How does deodorant work?

“Deodorant” and “antiperspirant” are often used interchangeably. This is for good reason, as they are often offered in the same product. But there are some important differences between them.

How does deodorant work?

Deodorants are used to suppress the often pungent smell associated with sweaty armpits. The smell is produced by bacteria that live on the skin and feed on fats and proteins secreted by the apocrine glands, a type of sweat gland.

These fats and proteins have no smell. But as the bacteria feed, they produce various byproducts, including propionic acid and butyric acid. It is these that lead to the unpleasant smell.

To fight these bacteria, deodorants contain two primary chemicals. The first is ethanol. Just like alcohol-based hand sanitizer, this kills many bacteria, reducing the harmful acids produced.

Supporting this are fragrances that mask the leftover scent – ​​including that of ethanol.

While deodorants are good for suppressing the smell associated with sweaty armpits, they don’t deal with the sweat itself. This is where antiperspirants come into play.

How Deodorant Works Deodorants on a Shelf
Credit: Carbonero Stock / Getty.

How do antiperspirants work?

Sweat is about 98% water, with the remaining fraction made up of salts, including sodium, potassium, and calcium. It is pumped by another type of sweat gland called eccrine glands.

These long, twisted structures channel water from below to the surface of the skin when the body is under stress or is very hot.

Like the fats and proteins that ooze from the apocrine glands, sweat itself has no smell. But many choose to suppress sweat production, despite body odor having little to do with the liquid itself.

Antiperspirants contain aluminum salts, most commonly aluminum chloride hexahydrate. These can act in a number of ways to keep perspiration at bay.

They precipitate and form a jelly-like substance that “caps” the tip of the eccrine glands for a period. Salts can also travel through the glands and enter the cells lining the duct.

Woman looking at sweaty armpit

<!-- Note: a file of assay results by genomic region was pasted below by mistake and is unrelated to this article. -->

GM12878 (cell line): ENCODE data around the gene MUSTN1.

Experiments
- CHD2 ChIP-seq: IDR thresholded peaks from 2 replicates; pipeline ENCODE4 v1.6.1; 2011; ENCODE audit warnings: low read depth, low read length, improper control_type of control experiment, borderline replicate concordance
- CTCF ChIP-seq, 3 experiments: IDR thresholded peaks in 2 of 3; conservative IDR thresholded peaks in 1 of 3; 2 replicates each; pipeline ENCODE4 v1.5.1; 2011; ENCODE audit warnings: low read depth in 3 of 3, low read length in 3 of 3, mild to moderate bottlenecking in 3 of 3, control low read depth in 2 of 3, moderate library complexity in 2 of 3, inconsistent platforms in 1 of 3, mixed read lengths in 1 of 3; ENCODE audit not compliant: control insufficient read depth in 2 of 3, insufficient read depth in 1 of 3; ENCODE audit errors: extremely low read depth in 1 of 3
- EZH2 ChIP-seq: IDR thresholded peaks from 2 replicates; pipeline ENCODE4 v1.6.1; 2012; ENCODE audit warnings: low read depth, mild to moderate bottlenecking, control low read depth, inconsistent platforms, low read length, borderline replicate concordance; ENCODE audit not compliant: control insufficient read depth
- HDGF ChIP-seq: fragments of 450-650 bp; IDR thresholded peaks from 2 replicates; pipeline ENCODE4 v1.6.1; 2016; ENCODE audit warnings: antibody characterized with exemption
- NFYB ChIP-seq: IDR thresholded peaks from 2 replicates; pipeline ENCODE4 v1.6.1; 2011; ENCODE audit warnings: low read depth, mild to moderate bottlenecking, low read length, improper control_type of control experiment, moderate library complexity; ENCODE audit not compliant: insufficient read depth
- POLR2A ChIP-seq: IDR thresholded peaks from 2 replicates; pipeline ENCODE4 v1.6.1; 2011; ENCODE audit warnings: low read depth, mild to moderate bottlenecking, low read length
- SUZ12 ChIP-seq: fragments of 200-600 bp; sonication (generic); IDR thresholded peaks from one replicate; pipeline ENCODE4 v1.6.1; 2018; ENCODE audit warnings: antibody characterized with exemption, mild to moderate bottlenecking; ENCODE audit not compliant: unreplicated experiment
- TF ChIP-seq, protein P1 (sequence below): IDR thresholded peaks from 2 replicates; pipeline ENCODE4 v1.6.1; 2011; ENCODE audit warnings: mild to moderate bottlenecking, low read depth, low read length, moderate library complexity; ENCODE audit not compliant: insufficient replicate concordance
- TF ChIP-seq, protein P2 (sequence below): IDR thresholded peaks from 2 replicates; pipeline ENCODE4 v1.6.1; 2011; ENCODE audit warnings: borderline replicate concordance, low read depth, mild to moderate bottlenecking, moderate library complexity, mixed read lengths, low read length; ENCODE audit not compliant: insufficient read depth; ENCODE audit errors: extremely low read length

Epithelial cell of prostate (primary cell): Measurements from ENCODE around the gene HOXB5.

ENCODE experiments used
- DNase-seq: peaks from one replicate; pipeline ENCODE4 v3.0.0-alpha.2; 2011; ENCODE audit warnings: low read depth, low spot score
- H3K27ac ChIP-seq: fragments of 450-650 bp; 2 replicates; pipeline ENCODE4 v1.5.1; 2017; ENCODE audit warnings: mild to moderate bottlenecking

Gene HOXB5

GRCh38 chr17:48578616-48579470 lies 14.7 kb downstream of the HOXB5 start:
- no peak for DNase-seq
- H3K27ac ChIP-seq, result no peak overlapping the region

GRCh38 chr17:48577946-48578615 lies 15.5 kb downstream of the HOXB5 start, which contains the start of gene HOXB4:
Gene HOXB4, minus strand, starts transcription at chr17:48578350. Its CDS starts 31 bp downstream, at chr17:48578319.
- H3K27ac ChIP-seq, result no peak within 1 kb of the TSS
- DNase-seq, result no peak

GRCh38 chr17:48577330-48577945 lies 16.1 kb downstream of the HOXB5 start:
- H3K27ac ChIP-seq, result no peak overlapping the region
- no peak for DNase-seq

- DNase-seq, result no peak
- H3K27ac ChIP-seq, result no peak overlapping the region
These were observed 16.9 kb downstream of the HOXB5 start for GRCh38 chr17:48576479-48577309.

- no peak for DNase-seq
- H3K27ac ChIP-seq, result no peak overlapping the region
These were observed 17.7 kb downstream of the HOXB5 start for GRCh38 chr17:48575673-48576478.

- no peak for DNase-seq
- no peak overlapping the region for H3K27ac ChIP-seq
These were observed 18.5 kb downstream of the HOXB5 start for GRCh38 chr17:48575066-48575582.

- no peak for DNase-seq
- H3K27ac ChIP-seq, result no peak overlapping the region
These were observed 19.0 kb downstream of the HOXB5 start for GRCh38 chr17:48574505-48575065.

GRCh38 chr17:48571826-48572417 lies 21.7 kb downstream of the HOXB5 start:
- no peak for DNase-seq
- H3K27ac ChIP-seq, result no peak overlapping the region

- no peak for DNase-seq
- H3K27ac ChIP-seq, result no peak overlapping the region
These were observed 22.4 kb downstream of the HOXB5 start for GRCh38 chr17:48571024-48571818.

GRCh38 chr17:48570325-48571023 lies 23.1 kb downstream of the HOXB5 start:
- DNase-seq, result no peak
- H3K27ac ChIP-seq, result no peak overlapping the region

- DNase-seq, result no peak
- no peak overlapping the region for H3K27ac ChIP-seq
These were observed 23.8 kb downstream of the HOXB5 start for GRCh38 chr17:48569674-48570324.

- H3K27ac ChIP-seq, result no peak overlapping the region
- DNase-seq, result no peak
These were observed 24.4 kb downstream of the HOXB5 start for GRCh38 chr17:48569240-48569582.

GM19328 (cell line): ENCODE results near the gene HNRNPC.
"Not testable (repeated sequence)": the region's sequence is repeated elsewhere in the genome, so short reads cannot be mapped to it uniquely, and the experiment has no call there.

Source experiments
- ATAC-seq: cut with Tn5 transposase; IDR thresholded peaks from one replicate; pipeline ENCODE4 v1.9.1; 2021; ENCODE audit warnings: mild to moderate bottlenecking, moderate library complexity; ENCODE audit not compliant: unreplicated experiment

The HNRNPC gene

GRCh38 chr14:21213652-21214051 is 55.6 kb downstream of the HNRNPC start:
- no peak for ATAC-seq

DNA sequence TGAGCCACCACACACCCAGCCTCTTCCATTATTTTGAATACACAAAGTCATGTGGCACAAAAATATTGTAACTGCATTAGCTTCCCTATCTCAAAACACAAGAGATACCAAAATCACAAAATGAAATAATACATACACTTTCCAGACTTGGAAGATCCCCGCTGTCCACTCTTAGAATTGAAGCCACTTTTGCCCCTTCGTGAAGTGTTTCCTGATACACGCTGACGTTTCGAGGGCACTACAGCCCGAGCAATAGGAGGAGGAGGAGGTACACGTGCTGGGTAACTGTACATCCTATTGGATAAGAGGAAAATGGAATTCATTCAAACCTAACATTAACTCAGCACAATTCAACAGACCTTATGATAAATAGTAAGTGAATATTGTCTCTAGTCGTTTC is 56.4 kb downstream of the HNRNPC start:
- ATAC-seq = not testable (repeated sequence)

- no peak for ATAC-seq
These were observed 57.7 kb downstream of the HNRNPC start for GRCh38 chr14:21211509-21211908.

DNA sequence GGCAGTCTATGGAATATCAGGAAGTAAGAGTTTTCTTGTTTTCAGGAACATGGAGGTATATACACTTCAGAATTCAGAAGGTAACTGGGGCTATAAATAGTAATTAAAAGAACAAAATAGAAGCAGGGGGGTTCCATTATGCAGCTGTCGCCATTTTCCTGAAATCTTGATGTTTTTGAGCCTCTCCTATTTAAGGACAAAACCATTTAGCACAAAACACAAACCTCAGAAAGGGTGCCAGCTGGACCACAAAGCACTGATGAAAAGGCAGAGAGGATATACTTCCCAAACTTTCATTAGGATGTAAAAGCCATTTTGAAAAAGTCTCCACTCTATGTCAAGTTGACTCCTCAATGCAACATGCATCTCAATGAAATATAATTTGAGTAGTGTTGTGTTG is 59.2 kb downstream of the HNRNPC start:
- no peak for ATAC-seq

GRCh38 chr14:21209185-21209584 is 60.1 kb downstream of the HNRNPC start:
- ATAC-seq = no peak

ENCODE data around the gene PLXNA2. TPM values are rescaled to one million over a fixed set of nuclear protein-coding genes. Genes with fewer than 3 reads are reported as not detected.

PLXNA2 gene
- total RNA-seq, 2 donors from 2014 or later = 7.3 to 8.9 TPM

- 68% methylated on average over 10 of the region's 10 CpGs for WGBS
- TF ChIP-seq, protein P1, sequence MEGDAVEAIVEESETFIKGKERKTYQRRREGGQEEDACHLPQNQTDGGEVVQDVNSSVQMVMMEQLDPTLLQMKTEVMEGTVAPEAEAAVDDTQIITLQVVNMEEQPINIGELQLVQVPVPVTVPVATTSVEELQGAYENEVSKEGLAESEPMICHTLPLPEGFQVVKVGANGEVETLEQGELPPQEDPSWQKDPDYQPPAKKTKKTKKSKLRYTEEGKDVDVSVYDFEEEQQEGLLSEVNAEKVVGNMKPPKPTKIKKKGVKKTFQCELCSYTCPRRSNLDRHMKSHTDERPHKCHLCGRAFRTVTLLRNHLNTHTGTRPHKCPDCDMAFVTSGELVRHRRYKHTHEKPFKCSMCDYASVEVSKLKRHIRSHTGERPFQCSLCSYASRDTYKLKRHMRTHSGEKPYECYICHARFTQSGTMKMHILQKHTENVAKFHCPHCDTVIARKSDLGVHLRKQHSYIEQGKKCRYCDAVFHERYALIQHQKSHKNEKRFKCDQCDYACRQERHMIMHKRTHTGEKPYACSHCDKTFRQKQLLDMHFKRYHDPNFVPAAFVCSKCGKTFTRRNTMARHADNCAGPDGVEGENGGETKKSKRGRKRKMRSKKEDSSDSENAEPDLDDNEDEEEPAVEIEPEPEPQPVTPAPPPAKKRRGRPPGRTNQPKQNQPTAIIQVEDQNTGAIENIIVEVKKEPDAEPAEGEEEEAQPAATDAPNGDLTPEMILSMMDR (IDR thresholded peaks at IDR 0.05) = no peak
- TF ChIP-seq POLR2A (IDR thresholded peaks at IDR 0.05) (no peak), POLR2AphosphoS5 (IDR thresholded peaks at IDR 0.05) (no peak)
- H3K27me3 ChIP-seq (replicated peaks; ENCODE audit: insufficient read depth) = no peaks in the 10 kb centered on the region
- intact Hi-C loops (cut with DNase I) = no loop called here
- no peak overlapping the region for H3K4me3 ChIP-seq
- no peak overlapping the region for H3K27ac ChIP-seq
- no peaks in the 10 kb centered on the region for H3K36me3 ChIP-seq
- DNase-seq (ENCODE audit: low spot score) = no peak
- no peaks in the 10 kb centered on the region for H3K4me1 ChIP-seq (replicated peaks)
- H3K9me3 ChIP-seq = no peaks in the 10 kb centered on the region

Credit: Ponchai Soda / EyeEm / Getty.

Thanks to osmosis, which is the movement of water to balance salt concentrations, the cells swell with liquid and block the eccrine passage.

Eventually, the aluminum salts are transported out of the cells and they return to normal, opening the duct again.

This is why antiperspirants need to be applied daily – and also why they cause yellow spots. Contrary to popular belief, yellow stains come from aluminum salts, not sweat itself.

By combining deodorant and antiperspirant, as many modern products do, we can fight body odor and sticky feeling at the same time.

the future of sweat

For some of us, these daily cleansing rituals can seem a little tiring – is there a better way?

According to recent research, those same bacteria that cause sweat smells — the skin’s microbiome — may also be the key to stopping those odors before they start.

We each have our own unique makeup of skin bacteria, which affect bad odors without deodorant or antiperspirant. This makes sense, because it’s bacteria that break down sweat molecules to create bad smells. In general, underarm microorganisms dominated by corynebacteria are associated with worse body odor.

Chris Callewaert, a researcher at the University of Ghent in Belgium, has been working for several years to understand the skin microbiome. In particular, he is testing whether we can treat body odor by transplanting bacteria from the armpit of a less smelly person to the armpit of a more smelly person.

First, the transplant recipient has to use antibacterial and antibiotic products to kill as many bacteria as possible in the current armpits and make room for the transplanted bacteria to move. donor armpit and applied to the recipient. While trials have been small so far — around 18 people — Callewaert’s website says the improvements in body odor are promising.

However, even if you can get past the gross factor, there are some downsides to the microbiome transplant approach. For example, there is a risk of transferring disease-causing microbes. Another strategy could be to create a healthy artificial skin bacterial community that can be cultured in the laboratory and standardized. Or we could try using bacteriophages – viruses that kill bacteria – to selectively remove the bacterial species that cause the worst odor.

Maybe one day we can stop using deodorant and antiperspirant and apply our ideal scent-free underarm skin microbiome.




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